Updated: May 3, 2013 12:14PM
Originally published: December 25, 2003
What could be more appropriate for a Christmas Day column than the subject of giving? And although you’ve finished shopping and giving to your own family and friends, there are certainly others who could still use your help. So as you toss the wrappings and struggle to find a place to stash all your gifts, this is a good time to clean out your closet -- and what’s left of your wallet -- for a good cause of your choice. In the process, you can get not only satisfaction, but some tax benefits as well. And you can be part of the $212 billion that Americans gave in the past year, proving it is part of our heritage to give as well as get.
Start with the gift of goods -- items that may be in your closet or drawers that you never use. You can be sure that food pantries and community chests are empty this week, having distributed their merchandise in advance of Christmas. But there will still be plenty of cold and hungry people in our city next week. What better way to spend the weekend than rounding up all those items and taking them to a nearby church or community center where a days-late Santa is far better than none at all.
Don’t forget the receipt
Be sure to get an itemized receipt. Then you can take the current value of your donations (not the original cost, but the discounted present-day value) as a deduction on your tax return if you itemize.
You’ve probably heard those radio advertisements offering to pick up your old car or boat as a donation for a charity. Then you get the tax write-off, while the charity gets the cash value, even if it’s just scrap metal. Be warned that the IRS has announced it’s looking into overvalued donations of this type.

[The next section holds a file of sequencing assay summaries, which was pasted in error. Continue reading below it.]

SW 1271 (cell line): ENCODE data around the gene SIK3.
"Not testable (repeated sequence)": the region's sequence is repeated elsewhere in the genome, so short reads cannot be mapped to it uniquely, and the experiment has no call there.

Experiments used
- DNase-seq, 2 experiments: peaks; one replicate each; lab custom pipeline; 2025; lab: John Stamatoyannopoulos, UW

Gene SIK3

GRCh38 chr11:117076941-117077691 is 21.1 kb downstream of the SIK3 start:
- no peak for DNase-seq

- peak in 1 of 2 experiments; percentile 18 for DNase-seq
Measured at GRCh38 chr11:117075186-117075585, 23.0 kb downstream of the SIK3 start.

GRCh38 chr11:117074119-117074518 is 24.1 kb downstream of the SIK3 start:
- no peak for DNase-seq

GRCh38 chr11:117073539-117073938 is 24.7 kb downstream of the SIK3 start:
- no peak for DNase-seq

And make sure you check out the charity to see how much money goes to the fund-raisers, and how much to the people you’re hoping to help. At www.GuideStar.org you can search out any charity to see how efficiently it raises money and distributes it. You’ll see a complete financial report, including the federal Form 990, which all charities must file, giving information on their costs and distributions.
The gift of money or time. It’s easier to write a check, and in many cases the cash can go further than an in-kind donation.
Certain charities get big discounts on late-dated food supplies or new but unsold clothing. To get your tax deduction, write your check before year-end, and request that the charity send you a receipt as of the date the check was postmarked. Your cancelled check is not your receipt. You must have a separate letter from the registered charity to take the deduction.
You can’t ordinarily deduct gifts of time or talent, although volunteers can deduct mileage based on IRS tables. Your good feeling is your only reward.
But when you volunteer yourself to help someone less fortunate, you get an immediate and very personal sense of contribution.
So what are you doing after dinner tonight? There must be some very lonely elderly people in your neighborhood, or in a nearby senior citizen’s home or hospital. And your children might like to pick out one toy and take it to a children’s hospital to make a visit. Call first, to make sure your visit is welcome. It doesn’t have to be a big production, but you’ll start a habit of giving that is its own reward.
Start a foundation. You can think big -- and you don’t have to be as wealthy as Warren Buffett or Bill Gates -- to start your own charitable foundation.
In fact, investment companies such as Fidelity, Vanguard, Charles Schwab and T. Rowe Price have done all the work for you. By opening an account in one of their charitable gift funds, you get an immediate deduction for your donation. But your money can be distributed over future years, growing in investments you select in the meantime.
The 10K foundation
Most have a minimum of $10,000 to open an account, with minimum distributions of $250 to registered charities of your choice. The distributions can be made anonymously or in the name of your foundation. You can start your foundation by contributing cash (up to 50 percent of your adjusted gross income) or appreciated securities (up to 30 percent of your adjusted gross income).
The cost is minimal, since they’ve already done the legal work for anyone who opens an account in a charitable gift fund.
Yes, it’s better to give than to receive. And today’s a great day to demonstrate that point. That’s The Savage Truth.
Terry Savage is a registered investment adviser and is on the board of the Chicago Mercantile Exchange and McDonald’s Corp. She appears weekly on WMAQ-Channel 5’s 4:30 p.m. newscast, and can be reached at her Web site, www.terrysavage.com.